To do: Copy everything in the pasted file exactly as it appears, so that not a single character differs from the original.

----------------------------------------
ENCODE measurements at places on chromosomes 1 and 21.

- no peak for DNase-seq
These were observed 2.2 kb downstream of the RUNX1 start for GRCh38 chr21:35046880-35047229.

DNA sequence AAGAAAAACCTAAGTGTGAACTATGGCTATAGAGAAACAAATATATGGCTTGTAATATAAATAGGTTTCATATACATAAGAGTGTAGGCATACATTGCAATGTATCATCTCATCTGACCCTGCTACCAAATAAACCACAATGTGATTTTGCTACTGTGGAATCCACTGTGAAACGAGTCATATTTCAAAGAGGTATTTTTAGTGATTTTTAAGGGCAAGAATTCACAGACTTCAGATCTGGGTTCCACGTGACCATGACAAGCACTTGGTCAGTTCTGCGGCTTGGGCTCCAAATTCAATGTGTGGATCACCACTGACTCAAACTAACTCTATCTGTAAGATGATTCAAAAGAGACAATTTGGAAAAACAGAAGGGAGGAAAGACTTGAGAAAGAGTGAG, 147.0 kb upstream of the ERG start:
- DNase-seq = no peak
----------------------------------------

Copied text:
ENCODE measurements at places on chromosomes 1 and 21.

- no peak for DNase-seq
These were observed 2.2 kb downstream of the RUNX1 start for GRCh38 chr21:35046880-35047229.

DNA sequence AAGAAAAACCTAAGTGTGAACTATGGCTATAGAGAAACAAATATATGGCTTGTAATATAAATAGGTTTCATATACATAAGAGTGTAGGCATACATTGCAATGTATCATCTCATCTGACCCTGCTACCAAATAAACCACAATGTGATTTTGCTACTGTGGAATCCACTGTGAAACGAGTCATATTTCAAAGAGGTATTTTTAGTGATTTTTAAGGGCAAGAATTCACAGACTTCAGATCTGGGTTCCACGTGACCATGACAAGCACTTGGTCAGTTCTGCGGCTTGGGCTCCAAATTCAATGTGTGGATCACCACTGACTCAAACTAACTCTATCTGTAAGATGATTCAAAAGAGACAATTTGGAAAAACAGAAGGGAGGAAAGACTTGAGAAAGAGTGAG, 147.0 kb upstream of the ERG start:
- DNase-seq = no peak